I started off really enthusiastically – it definitely helped that I was rather spoilt for choice in terms of productions of Arthur Miller’s plays in the first half of the year. Things did tail off a little in the second half of the year, as the productions dried up and other things got in the way.
One of my earliest shows of the year was the Essential Classics production of An Enemy of the People at the Union Theatre. This was Miller’s take on an Ibsen play that sees a doctor’s expertise ignored in favour of turning a profit; the mayor uses her power to suppress the newspaper and turn the locals against her brother.
Next up was one of my favourites, thanks in part to stage seating and innovative direction from Rachel Chavkin. The American Clock was the first of two Miller productions at the Old Vic in that season, this one demonstrating the cyclical nature of history – almost as if we’re doomed to repeat the same themes over and over again. “…there is no limit to human stupidity.”
The West End transfer of Theatre Royal Bath’s production of The Price came next, during its limited engagement at the Wyndham’s. I inadvertently chose a good watching order, as I felt that this one was something of a companion piece to The American Clock – though The Price was written 12 years before, in 1968, it actually focuses on the long-term knock-on effects for a family hit by the Great Depression.
One of my favourite ever plays came after this – my first ever trip to The Yard was for their clever take on The Crucible. The idea of with hunts is forever relevant, and the way they moved from period costume to modern day clothing helped press this home. It was also interesting to look at John Proctor anew, by casting a female actor in the role.
Then it was back to the Old Vic, for their starry production of All My Sons. As well as standing out with an absolutely stunning set and an impressive cast list, the play itself continued to show Arthur Miller’s relevance in 2019: the far-reaching consequences of war, corruption and dishonesty feature heavily.
After that, I was across the road at the Young Vic for a groundbreaking new production of Death of a Salesman. Marking the play’s 70th anniversary, this version starred Wendell Pierce as the titular salesman, and featured Sharon D. Clarke, Arinzé Kene & Martins Imhangbe as the rest of the Loman family. It’s little surprise that it ended up transferring to the West End, but I’ve unfortunately not been able to squeeze in a repeat visit.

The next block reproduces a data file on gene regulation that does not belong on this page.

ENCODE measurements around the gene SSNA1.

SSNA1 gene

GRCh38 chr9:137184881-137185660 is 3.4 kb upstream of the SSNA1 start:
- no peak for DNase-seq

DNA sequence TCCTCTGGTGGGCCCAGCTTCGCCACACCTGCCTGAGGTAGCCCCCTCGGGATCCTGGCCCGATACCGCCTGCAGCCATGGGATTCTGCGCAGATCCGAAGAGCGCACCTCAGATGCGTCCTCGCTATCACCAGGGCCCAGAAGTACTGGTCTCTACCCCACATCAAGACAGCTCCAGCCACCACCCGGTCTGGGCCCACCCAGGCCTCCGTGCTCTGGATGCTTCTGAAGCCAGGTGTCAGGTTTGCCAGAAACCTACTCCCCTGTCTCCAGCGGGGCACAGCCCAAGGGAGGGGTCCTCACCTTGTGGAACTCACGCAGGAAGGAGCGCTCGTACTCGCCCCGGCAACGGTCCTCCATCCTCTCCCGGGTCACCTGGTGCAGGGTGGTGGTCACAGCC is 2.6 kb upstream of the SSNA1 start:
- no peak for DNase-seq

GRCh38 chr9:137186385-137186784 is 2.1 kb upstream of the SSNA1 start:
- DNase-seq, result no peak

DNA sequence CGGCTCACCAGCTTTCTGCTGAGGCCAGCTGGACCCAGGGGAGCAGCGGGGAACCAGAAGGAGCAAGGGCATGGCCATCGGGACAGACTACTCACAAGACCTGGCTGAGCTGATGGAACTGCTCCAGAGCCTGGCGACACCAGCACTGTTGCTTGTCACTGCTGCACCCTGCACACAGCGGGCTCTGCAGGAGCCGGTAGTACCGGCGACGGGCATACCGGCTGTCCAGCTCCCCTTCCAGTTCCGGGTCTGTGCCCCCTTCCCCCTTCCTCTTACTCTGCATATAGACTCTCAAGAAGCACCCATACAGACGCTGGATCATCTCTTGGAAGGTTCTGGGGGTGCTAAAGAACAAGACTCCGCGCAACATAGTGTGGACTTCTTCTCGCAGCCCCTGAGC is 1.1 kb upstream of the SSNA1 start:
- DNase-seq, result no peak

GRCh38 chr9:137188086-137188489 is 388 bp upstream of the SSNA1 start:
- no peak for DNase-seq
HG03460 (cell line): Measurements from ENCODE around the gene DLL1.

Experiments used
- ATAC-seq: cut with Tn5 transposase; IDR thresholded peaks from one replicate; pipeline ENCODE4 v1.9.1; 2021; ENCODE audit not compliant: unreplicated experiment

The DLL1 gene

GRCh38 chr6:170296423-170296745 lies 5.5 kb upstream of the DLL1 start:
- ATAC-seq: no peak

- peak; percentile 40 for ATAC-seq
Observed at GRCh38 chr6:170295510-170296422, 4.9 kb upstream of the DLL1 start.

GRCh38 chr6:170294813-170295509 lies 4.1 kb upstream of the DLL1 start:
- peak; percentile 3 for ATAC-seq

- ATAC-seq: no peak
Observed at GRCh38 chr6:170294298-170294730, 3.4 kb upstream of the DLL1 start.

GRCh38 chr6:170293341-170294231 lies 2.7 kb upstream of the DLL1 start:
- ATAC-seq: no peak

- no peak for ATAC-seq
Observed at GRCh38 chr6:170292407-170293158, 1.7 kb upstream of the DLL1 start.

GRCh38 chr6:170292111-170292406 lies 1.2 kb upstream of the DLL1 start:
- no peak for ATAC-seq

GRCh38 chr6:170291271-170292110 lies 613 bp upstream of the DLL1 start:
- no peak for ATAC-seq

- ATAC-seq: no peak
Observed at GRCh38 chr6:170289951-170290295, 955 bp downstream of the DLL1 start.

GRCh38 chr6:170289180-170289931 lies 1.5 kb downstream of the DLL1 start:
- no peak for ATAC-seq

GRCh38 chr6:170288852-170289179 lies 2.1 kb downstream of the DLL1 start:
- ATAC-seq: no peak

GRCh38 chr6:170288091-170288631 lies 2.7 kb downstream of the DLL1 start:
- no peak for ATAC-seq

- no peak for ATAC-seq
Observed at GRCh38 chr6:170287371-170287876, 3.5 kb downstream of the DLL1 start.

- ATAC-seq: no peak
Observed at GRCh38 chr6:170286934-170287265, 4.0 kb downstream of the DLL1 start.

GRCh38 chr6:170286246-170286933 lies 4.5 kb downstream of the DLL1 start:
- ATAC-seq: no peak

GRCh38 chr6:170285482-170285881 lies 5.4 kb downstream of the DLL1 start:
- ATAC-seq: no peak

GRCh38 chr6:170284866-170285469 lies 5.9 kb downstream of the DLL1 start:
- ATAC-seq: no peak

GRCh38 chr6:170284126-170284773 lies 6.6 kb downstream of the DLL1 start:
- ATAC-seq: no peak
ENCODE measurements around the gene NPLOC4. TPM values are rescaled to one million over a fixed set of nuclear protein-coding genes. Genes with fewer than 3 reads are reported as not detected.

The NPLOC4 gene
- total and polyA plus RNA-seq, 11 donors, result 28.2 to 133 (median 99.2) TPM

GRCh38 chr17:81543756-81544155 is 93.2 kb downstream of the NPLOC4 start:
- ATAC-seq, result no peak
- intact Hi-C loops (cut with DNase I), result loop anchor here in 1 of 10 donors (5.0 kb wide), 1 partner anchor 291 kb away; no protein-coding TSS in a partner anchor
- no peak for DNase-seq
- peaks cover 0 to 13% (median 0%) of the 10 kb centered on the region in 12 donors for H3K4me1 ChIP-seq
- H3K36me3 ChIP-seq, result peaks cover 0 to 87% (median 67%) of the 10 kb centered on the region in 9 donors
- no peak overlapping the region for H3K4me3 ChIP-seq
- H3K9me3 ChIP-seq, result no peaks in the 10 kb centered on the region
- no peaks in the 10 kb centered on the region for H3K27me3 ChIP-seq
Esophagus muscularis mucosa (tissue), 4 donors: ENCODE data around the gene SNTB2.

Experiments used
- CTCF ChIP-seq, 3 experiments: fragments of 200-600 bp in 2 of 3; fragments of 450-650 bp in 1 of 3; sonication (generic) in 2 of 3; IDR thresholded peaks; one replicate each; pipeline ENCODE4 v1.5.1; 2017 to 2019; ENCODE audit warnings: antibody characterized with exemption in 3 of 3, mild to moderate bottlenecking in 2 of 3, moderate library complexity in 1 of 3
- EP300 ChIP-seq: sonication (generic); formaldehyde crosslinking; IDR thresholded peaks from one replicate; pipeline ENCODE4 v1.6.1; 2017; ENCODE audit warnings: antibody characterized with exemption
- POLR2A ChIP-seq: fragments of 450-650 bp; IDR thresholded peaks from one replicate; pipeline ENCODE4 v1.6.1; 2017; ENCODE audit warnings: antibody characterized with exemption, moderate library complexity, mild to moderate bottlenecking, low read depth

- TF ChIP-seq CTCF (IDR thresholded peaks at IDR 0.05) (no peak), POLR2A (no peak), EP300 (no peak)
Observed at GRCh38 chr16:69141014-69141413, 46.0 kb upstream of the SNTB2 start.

Last, but not least, I headed up to Northampton for a Royal & Derngate and York Theatre Royal co-production of A View From The Bridge. The casting of this version was inspired by an excerpt from Arthur Miller’s autobiography that director Juliet Forster read; the actors were from a variety of backgrounds, which helped to tie in with the subject of immigration that’s at the core of the play.
I also managed to find Arthur Miller in a couple of other shows this year: Drunken Brainstorm’s How to Mend the World (With a Student Play) at the Edinburgh Festival Fringe, and Out of the Forest Theatre’s Call Me Fury at The Hope Theatre. Both were linked to The Crucible, taking very different angles on the famous play – one looked at how a student theatre company might try to put their own spin on it, whilst the other delved into the facts behind the play and the history of ‘witches’ across the world.
Unfortunately I did also manage to miss at least a couple of major productions. Bolton’s Octagon Theatre had a limited run of The Last Yankee early in the year, and Nottingham Playhouse had a short run of An Enemy of the People – the latter I was really keen to see, as they’d incorporated a different (and more pertinent) gender switch, with Alex Kingston starring as the doctor. Obviously the former would also have been good, as a completely different Arthur Miller! I also didn’t quite make it to Edinburgh in time to see a ballet version of The Crucible, which was disappointing.
All in all, I’d say this focus has been a success. It’s clear now that we are living through times which would feel very familiar to Arthur Miller, which is why his works seem to strike such a chord.